Today (May 21st 2020) marks 20 years since the death of Dame Barbara Cartland. My father recently sat down with John and here are some of his memories of this wonderful, larger than life character.
"Lord Weidenfeld introduced me to Barbara Cartland in 1977. Weidenfeld had been trying to find a biographer for Barbara and I had been looking for a quieter subject than the Kray twins! My first impressions were that she was overwhelmingly self-confident, but that she was also shrewd. She had already sold 100 million copies of her books and had just recorded an album of love songs with the Royal Philharmonic Orchestra.
As the project unfolded, she told me some great stories. For example, she explained how she had applied special honey to a boil on the Queen Mother's leg and it disappeared very quickly...but Barbara would not let me tell the story and winkled it out of my script. Throughout my time as her biographer, she insisted that I took what she described as a 'brain pill'. A few weeks later, I started to sprout hair in improbable places and - at my wife's insistence - stopped taking the pills. I subsequently learned that they were a massive dose of male hormones and that she had sent a batch to Mrs Thatcher soon after to help her run the country.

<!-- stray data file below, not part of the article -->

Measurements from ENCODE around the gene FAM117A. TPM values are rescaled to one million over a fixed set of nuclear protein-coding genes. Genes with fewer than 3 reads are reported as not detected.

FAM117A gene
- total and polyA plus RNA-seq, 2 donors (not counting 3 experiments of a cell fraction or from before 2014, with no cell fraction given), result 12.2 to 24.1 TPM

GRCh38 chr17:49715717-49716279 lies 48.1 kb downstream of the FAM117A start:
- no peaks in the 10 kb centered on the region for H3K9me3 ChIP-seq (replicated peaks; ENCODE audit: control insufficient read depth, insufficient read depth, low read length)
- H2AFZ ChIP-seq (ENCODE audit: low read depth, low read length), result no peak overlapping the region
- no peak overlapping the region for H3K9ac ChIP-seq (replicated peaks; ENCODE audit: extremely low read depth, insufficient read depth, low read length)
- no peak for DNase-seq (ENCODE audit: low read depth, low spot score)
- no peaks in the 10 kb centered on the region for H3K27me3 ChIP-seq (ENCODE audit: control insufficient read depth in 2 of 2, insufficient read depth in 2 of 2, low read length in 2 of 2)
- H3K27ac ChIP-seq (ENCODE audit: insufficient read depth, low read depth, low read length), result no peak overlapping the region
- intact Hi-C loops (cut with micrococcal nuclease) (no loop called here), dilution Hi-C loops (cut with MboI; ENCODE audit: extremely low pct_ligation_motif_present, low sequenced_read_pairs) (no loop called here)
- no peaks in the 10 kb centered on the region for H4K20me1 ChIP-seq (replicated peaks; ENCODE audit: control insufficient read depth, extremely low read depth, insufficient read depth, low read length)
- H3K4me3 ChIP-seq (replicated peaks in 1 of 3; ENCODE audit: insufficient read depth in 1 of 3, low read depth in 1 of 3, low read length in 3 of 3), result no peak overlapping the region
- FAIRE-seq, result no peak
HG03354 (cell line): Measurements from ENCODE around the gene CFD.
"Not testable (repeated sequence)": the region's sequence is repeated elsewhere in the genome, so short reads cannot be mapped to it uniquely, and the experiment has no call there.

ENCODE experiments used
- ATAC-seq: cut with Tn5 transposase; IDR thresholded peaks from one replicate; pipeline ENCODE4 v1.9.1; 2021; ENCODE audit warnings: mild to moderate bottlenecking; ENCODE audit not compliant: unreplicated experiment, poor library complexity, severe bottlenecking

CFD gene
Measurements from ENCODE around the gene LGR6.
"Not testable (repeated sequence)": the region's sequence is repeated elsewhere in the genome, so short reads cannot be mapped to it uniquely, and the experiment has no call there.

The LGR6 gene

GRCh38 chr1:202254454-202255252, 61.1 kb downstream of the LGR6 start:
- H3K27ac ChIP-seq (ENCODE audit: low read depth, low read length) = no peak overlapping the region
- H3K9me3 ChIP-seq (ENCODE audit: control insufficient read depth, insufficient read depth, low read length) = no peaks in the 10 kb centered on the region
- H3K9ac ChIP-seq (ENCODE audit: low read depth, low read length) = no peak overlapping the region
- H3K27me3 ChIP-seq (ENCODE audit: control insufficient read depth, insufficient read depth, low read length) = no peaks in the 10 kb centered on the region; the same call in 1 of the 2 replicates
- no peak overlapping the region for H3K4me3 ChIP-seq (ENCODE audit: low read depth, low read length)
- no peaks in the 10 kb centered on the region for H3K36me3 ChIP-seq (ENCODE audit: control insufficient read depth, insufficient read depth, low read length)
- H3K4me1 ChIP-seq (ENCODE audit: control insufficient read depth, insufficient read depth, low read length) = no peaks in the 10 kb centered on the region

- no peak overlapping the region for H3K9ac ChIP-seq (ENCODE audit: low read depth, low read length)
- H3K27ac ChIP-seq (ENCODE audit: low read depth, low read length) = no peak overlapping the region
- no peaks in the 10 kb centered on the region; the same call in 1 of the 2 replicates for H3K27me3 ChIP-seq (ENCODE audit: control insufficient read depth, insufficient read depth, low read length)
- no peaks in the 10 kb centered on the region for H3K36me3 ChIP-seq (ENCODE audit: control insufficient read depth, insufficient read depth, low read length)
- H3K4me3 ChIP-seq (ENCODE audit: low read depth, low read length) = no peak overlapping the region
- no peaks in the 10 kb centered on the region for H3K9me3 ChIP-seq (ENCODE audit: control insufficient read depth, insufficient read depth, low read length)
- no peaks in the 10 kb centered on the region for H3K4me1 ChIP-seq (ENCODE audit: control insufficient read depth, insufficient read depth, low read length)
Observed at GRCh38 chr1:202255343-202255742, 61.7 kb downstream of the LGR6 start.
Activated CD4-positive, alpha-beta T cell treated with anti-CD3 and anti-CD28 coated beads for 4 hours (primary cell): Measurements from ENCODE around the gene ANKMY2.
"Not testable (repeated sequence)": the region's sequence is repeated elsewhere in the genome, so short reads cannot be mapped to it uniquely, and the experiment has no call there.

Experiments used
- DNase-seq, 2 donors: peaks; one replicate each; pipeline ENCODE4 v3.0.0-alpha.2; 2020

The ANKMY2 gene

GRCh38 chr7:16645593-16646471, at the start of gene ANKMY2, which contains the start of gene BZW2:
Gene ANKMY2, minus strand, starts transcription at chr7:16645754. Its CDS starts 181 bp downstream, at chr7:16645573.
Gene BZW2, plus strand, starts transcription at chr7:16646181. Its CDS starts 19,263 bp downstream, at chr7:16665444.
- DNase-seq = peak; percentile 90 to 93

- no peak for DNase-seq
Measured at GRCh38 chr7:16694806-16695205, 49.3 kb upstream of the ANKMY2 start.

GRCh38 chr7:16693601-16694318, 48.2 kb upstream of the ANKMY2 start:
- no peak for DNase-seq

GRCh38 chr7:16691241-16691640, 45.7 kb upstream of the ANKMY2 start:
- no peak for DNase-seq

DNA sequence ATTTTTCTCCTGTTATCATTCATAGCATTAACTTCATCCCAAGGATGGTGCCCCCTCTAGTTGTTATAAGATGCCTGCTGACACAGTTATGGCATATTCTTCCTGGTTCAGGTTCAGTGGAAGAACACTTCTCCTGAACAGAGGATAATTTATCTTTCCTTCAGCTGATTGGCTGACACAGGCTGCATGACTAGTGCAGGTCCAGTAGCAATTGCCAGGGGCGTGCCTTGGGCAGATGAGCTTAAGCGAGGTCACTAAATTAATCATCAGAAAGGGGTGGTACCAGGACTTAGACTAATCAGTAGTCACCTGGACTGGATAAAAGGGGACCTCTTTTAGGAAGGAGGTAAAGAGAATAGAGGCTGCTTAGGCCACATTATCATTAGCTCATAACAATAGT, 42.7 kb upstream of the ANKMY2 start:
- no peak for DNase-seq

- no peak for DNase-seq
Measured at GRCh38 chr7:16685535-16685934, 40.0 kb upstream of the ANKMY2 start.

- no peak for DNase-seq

Lord Mountbatten was one of her many admirers but he did tell me - rather astutely - that it was only in 'Jigsaw' that the protagonists enjoy sexual intimacy. The fact that the sexual act did not occur in the other 299 books was part of her magic. Her circulation certainly did not suffer as a consequence.
Somewhat battle-weary after working together for a year, I suggested dedicating the book to her saying that she had been such a wonderful subject. This was not enough for Barbara who wrote back suggesting a dedication: 'To Barbara for all the fun and games that we have had together'. She never saw that this might be misunderstood. Instead, the final book - free of most jokes - was released under the pseudonym of Henry Cloud with a final dedication 'To Barbara with love and amazement.'"
BBC Radio 4 extra, In the Psychiatrist's Chair: